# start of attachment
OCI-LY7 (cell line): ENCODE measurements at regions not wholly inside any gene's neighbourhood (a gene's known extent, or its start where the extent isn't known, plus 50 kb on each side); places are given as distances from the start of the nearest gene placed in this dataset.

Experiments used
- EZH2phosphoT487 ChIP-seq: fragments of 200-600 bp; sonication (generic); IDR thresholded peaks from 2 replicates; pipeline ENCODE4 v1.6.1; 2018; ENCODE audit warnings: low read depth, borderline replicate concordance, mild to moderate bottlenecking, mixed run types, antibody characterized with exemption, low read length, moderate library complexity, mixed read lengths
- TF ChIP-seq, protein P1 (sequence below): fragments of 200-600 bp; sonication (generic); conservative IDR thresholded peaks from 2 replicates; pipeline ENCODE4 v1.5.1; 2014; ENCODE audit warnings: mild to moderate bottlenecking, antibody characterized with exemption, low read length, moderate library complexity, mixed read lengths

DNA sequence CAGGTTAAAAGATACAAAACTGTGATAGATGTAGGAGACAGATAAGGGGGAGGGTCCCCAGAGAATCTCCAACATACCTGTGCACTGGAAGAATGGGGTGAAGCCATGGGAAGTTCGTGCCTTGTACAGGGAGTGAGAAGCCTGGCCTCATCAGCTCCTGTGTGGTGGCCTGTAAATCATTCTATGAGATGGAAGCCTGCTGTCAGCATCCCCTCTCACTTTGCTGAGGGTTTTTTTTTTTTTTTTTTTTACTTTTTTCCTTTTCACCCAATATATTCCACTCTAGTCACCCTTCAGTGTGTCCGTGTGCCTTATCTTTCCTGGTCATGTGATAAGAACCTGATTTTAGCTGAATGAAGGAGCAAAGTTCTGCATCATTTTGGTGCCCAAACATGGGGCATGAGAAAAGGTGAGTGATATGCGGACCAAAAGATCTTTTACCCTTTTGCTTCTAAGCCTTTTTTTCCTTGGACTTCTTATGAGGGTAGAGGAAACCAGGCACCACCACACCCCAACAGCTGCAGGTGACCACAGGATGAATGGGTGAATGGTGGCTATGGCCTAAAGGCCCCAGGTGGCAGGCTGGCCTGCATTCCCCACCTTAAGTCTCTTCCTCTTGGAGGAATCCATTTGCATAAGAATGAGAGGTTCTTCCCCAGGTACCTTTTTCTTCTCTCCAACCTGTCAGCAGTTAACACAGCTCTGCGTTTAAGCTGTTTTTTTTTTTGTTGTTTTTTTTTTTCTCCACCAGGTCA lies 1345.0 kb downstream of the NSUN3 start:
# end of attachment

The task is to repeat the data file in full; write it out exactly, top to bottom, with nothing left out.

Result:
OCI-LY7 (cell line): ENCODE measurements at regions not wholly inside any gene's neighbourhood (a gene's known extent, or its start where the extent isn't known, plus 50 kb on each side); places are given as distances from the start of the nearest gene placed in this dataset.

Experiments used
- EZH2phosphoT487 ChIP-seq: fragments of 200-600 bp; sonication (generic); IDR thresholded peaks from 2 replicates; pipeline ENCODE4 v1.6.1; 2018; ENCODE audit warnings: low read depth, borderline replicate concordance, mild to moderate bottlenecking, mixed run types, antibody characterized with exemption, low read length, moderate library complexity, mixed read lengths
- TF ChIP-seq, protein P1 (sequence below): fragments of 200-600 bp; sonication (generic); conservative IDR thresholded peaks from 2 replicates; pipeline ENCODE4 v1.5.1; 2014; ENCODE audit warnings: mild to moderate bottlenecking, antibody characterized with exemption, low read length, moderate library complexity, mixed read lengths

DNA sequence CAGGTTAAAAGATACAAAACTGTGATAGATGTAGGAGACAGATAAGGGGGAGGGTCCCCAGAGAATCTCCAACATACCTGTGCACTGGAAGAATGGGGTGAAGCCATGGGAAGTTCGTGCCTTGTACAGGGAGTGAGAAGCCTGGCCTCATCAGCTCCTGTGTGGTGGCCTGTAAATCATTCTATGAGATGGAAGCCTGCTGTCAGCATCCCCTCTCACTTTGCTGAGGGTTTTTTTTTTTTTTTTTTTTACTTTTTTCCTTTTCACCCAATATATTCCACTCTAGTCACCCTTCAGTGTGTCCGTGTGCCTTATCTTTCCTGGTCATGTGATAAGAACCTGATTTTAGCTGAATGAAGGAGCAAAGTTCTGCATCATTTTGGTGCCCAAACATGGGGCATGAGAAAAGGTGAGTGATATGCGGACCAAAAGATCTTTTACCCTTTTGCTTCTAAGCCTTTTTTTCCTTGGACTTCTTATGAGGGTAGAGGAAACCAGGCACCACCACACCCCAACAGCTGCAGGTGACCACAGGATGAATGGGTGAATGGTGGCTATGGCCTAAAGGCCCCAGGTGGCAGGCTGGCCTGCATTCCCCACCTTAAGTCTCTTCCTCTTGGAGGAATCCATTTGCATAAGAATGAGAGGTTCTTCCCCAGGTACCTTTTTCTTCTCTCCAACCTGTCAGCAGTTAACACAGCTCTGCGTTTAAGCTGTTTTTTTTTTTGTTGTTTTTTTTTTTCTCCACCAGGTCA lies 1345.0 kb downstream of the NSUN3 start: